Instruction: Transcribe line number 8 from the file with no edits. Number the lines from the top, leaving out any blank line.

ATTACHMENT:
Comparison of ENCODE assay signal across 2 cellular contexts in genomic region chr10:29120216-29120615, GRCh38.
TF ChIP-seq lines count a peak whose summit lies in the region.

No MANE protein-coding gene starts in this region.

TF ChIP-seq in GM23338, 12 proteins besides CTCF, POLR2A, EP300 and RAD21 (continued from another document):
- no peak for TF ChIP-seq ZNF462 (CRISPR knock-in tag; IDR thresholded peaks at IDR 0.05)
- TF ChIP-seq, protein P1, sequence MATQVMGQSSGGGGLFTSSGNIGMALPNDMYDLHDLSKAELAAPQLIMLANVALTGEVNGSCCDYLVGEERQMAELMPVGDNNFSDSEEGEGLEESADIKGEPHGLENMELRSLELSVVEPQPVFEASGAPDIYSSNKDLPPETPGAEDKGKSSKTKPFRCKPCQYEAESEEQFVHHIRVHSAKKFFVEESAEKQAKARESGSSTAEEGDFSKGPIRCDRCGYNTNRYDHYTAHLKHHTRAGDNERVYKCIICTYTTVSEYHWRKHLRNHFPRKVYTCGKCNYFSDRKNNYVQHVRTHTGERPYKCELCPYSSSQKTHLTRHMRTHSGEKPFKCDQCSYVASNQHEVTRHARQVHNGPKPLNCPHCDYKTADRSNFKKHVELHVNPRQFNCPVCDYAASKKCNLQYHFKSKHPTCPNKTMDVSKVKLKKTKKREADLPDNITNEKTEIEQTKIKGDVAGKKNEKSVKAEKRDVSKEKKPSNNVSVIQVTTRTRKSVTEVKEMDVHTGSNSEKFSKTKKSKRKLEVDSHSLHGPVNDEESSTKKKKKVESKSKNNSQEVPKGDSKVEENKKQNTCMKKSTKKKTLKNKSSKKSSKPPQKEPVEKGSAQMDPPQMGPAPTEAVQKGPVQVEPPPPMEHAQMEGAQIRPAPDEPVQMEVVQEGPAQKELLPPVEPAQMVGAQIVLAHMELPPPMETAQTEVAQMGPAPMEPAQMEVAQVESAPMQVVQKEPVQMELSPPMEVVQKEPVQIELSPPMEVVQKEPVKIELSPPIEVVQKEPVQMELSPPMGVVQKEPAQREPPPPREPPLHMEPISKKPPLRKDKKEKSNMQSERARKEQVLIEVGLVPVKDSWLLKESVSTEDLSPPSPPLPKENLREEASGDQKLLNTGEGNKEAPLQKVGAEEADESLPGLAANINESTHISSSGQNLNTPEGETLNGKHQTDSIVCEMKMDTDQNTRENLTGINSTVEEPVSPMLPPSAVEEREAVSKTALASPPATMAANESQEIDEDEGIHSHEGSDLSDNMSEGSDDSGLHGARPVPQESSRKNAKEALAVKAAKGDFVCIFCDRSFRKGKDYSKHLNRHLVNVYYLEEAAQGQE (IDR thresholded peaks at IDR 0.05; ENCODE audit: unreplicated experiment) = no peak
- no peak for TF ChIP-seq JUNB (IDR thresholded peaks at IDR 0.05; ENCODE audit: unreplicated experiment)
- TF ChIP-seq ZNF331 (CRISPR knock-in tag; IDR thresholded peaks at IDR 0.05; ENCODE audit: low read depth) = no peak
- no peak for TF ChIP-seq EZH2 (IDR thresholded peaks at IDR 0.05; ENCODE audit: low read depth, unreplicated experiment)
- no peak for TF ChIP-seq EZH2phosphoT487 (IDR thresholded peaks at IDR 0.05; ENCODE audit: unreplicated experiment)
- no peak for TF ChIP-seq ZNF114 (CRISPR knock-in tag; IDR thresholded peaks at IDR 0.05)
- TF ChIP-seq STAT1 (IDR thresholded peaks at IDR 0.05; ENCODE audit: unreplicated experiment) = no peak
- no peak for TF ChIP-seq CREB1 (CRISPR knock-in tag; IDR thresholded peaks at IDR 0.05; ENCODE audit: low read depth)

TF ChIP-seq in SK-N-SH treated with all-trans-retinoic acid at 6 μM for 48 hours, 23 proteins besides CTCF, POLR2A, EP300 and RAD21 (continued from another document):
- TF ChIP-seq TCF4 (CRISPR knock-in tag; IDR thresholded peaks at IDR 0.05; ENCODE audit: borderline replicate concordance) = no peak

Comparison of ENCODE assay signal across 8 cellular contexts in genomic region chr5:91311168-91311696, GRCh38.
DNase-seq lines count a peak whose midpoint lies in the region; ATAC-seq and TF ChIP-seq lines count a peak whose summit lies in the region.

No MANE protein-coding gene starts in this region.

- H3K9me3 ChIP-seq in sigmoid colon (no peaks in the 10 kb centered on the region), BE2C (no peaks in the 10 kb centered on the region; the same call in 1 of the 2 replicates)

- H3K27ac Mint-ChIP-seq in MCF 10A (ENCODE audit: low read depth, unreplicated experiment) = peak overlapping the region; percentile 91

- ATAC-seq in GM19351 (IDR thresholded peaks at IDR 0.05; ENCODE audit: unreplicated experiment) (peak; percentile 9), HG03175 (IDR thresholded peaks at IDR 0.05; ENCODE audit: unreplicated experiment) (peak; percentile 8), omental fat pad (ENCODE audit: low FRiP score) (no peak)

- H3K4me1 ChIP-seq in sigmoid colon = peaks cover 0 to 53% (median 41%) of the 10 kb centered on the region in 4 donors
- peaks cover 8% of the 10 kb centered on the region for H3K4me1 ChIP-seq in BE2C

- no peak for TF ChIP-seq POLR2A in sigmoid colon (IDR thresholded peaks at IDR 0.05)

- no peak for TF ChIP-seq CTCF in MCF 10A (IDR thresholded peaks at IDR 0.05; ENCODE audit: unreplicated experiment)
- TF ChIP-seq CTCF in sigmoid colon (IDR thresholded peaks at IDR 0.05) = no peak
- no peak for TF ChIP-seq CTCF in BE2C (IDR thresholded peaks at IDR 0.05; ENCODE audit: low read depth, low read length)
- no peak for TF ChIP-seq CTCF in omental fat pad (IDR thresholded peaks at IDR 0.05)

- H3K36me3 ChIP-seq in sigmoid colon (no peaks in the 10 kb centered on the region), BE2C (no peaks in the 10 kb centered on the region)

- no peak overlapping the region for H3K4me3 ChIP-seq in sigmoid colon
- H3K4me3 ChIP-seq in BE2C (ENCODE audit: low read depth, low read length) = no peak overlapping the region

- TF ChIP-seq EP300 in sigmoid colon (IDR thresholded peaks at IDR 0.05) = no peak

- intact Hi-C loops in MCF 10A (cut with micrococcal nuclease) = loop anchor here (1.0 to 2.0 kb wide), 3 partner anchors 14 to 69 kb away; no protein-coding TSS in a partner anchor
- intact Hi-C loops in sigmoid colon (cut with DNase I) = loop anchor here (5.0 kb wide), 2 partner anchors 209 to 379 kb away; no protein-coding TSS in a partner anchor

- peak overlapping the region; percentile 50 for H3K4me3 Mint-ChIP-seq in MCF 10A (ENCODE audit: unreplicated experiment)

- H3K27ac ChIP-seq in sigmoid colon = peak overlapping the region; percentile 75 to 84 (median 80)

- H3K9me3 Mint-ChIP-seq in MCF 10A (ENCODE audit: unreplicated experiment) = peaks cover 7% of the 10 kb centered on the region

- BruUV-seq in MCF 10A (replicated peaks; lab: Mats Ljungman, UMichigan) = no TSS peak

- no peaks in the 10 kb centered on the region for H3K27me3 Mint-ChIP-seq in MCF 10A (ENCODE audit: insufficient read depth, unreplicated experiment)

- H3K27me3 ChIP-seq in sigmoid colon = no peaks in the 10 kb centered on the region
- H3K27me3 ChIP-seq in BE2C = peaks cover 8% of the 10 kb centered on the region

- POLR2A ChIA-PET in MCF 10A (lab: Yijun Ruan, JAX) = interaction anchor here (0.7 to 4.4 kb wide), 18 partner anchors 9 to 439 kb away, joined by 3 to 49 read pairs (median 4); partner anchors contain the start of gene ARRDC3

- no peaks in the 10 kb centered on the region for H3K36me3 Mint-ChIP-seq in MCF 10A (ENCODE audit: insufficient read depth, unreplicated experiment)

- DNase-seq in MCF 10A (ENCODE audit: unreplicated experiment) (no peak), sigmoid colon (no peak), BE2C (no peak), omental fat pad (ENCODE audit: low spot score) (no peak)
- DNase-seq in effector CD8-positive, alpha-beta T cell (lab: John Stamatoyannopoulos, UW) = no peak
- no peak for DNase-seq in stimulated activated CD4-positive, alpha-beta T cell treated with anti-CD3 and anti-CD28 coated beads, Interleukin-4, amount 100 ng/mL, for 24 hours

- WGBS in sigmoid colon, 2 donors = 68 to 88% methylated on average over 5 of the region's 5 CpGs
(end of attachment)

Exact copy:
- TF ChIP-seq ZNF331 (CRISPR knock-in tag; IDR thresholded peaks at IDR 0.05; ENCODE audit: low read depth) = no peak